Evaluate your surroundings
To stop bad habits, evaluate your surroundings. Relationships have a powerful effect on our behavior. We take habits from the people around us. We copy how our parents resolve disagreements, how our friends talk to each other, and how our colleagues achieve results.
One of the most effective things you can do to create better habits is to join an environment in which your desired behavior is normal. New habits seem available when you see others following them every day.
If you’re surrounded by fit people, you’re more likely to consider exercising a normal habit. The surrounding environment shapes your assumptions about what’s considered normal. Surround yourself with people who have habits that you’d like to have.
Change your mindset
Habits are attractive when we associate them with positive feelings, and we can use this knowledge to our advantage. How can you reprogram your brain to enjoy troublesome habits? You can make painful habits more attractive by learning to associate them with a positive experience.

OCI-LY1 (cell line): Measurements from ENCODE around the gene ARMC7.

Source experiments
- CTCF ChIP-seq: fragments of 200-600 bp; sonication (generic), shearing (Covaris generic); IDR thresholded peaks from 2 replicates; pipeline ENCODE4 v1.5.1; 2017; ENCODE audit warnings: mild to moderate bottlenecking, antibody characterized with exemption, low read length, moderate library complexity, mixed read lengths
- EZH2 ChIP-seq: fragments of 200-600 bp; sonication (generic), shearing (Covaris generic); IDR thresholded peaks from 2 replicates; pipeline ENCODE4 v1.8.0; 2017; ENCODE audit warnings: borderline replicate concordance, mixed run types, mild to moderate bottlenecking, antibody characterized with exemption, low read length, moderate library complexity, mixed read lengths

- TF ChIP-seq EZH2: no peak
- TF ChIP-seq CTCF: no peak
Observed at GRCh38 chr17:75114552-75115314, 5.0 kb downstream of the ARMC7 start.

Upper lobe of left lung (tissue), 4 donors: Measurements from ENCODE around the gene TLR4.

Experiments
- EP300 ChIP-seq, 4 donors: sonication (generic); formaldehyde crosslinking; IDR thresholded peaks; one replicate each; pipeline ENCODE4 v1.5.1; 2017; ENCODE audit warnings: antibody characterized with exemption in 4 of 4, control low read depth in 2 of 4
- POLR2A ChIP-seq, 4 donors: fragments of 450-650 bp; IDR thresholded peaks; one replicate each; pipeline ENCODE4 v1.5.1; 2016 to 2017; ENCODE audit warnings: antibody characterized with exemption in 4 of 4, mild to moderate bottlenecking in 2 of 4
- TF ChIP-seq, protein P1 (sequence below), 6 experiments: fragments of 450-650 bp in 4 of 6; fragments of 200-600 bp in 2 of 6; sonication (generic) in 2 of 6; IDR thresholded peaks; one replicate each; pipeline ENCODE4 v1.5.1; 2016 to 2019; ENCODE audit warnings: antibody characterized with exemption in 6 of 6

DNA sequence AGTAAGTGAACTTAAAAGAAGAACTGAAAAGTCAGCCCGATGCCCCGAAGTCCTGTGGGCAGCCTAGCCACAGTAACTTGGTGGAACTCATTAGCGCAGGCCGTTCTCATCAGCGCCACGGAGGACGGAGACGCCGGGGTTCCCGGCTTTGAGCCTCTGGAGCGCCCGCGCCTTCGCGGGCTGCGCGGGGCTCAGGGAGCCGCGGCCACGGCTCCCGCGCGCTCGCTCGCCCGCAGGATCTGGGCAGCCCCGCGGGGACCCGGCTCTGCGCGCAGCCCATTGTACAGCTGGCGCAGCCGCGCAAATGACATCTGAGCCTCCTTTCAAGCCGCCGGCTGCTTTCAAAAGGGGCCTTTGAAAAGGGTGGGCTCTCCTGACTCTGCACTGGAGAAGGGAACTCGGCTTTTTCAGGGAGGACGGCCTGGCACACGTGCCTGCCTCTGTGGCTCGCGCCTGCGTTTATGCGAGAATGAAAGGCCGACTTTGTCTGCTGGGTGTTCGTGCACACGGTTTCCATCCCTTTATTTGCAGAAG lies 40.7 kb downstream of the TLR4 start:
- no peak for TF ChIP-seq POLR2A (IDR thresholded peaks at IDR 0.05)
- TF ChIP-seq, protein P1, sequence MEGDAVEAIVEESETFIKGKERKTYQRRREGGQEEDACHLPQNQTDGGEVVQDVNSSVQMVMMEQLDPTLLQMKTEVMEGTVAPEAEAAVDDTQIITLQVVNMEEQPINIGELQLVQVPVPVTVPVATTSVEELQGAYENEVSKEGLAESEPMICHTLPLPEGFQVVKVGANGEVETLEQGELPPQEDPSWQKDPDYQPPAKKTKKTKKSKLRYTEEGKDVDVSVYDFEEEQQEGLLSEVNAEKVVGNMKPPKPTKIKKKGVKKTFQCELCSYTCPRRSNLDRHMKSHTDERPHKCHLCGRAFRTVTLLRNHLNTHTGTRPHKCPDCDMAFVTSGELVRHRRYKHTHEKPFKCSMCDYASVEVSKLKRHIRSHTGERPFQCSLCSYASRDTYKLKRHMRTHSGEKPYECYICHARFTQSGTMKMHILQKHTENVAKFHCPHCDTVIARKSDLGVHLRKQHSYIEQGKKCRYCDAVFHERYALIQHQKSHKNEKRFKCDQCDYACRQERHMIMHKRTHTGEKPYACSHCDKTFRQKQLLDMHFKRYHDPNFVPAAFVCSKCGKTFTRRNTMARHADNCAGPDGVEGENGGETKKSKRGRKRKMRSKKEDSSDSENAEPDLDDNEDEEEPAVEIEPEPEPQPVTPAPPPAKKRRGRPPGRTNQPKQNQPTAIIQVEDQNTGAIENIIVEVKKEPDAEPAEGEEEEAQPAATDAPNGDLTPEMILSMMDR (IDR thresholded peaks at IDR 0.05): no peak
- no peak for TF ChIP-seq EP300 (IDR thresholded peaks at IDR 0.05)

Sometimes all you need is a little change of mindset. We often talk about what we have to do during the day. We have to wake up early to go to work. We have to make another sales call at work.
Now imagine that we change only one word here: we don’t have to do anything, we can do it. We can wake up early in the morning to go to work. We can make another sales call.
By simply changing one word, you change your perspective and therefore break a bad habit. You no longer see these actions as a burden, you turn them into opportunities.
Reprogram your thoughts